At first glance, an ant is a minuscule creature, completely undifferentiated from its nest mates. One ant is the same as the next one, and they all meld into a giant, moving blob. However, could it be possible that seeing ants in this way is just a matter of perspective?
There are as many as 15,000 known ant species in the world, and they are everywhere. If we were to take all the animal biomass of a Brazilian rainforest and weigh it, at least a quarter of it would be from ants. Even in urban areas such as New York City, you have colonies upon colonies of pavement ants waging war against each other over territory.
However, if we were to take a close look at one of these ants using a process known as macrophotography, we would be able to see every single detail on an ant’s body, including every single strand of hair, every pore in the exoskeleton, and every single facet of the ant’s eyes. What’s interesting is that when you get this close up to an ant, you start to see a wide variety of styles, faces and shapes that are very hard to detect from our usual vantage point. Suddenly, one of these members of a faceless collective acquires its own individuality.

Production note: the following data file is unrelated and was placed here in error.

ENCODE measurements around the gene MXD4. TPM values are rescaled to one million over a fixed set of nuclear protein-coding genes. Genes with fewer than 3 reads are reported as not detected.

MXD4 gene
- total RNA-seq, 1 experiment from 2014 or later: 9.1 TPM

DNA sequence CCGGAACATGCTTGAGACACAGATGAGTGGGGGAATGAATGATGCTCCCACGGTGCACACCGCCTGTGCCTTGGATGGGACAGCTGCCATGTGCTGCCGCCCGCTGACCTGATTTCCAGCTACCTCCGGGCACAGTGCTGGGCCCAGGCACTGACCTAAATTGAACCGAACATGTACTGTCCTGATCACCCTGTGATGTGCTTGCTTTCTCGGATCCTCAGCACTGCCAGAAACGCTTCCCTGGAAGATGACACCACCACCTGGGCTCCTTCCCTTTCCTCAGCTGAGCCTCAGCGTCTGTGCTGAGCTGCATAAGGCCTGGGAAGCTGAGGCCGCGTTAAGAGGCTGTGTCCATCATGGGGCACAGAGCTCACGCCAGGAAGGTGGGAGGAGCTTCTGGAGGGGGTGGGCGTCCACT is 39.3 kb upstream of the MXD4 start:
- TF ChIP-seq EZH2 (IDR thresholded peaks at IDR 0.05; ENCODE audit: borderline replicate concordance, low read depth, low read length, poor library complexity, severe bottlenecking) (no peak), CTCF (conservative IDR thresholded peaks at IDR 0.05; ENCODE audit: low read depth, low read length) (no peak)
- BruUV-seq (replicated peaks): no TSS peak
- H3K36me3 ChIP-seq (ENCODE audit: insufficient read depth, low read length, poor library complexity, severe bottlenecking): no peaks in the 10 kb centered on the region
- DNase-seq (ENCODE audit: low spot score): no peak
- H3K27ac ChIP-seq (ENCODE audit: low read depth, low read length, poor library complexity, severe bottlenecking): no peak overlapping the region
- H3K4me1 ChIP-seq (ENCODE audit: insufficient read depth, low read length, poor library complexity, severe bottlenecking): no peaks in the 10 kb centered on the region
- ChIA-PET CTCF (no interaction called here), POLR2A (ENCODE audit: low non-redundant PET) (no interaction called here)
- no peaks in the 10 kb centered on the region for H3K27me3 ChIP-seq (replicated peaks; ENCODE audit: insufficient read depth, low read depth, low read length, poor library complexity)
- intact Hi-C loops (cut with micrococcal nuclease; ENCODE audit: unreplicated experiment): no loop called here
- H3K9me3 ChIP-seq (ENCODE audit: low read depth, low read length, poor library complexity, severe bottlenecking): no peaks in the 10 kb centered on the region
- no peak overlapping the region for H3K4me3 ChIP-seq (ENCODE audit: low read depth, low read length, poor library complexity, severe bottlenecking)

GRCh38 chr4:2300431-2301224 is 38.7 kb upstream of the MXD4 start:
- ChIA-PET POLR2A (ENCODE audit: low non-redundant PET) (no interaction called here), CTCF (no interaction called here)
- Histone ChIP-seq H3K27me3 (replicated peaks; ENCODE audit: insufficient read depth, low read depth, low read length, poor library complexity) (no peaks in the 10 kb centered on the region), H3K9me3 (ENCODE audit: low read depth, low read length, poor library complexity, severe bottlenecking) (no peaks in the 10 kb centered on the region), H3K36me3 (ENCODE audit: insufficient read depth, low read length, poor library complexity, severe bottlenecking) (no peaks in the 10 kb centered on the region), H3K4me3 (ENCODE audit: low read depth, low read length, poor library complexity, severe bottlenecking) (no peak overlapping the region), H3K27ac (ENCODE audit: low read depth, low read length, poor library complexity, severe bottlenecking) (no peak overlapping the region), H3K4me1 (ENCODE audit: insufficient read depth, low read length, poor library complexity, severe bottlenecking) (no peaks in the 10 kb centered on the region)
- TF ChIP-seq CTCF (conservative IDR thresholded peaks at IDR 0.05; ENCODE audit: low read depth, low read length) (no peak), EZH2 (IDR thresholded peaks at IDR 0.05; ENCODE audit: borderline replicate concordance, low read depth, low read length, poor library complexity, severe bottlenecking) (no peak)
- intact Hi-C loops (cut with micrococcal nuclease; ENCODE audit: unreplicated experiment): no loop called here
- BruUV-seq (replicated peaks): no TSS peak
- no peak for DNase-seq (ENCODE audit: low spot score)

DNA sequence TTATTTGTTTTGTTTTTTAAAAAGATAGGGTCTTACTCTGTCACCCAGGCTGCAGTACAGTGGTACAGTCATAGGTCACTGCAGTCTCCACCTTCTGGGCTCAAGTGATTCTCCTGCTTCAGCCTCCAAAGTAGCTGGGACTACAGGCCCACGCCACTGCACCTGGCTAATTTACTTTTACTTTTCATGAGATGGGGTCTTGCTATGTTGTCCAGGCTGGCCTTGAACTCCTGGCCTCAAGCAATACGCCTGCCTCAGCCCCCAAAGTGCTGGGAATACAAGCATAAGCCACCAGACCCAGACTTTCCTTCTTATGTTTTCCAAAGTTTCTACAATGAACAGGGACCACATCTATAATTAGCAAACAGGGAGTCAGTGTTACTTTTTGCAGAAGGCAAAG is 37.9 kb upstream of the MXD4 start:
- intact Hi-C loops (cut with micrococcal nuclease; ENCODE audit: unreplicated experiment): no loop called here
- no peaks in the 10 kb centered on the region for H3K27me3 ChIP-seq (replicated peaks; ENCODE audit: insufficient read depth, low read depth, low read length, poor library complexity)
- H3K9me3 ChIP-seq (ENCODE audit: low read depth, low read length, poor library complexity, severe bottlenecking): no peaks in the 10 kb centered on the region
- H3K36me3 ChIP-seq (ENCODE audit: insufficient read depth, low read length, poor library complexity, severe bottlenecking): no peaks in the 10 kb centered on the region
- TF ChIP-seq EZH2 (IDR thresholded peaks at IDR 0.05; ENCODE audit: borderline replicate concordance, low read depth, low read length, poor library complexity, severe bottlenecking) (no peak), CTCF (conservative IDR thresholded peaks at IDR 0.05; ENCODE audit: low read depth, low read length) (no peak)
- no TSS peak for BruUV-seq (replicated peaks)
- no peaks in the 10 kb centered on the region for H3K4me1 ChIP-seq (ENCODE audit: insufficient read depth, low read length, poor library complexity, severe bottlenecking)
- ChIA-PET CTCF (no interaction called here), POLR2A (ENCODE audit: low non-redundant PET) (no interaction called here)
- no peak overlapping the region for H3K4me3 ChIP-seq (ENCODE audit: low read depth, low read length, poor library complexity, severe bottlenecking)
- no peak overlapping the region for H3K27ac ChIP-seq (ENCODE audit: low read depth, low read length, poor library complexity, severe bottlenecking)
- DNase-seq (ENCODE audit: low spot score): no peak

Besides seeing the interesting differences between individual ants and between different ant species, this technique also allows researchers to better understand how ants evolved in different ecosystems and habitats. In the highly competitive world of insects, every single trait is not there by mistake. It’s been refined over millions of years in order to achieve the optimum odds of survival.
One example of this practice is the trap-jaw ant, which has odd-looking, long mandibles that spring shut like traps. Upon observing this trait, researchers began to wonder why the ants evolved this way, and soon enough, they realized that the ants were eating springtails, which are insects that can rapidly jump up into the air in order to avoid predators. In order to catch such an insect, the ants needed long jaws that could snap in the blink of an eye. As these two insects evolved side by side, an “arms” race occured, with each generation being faster and faster. It’s interesting how one morphological difference can have such an impact on not one, but two separate species of insects, and this points us to larger evolutionary principles in other parts of the animal kingdom.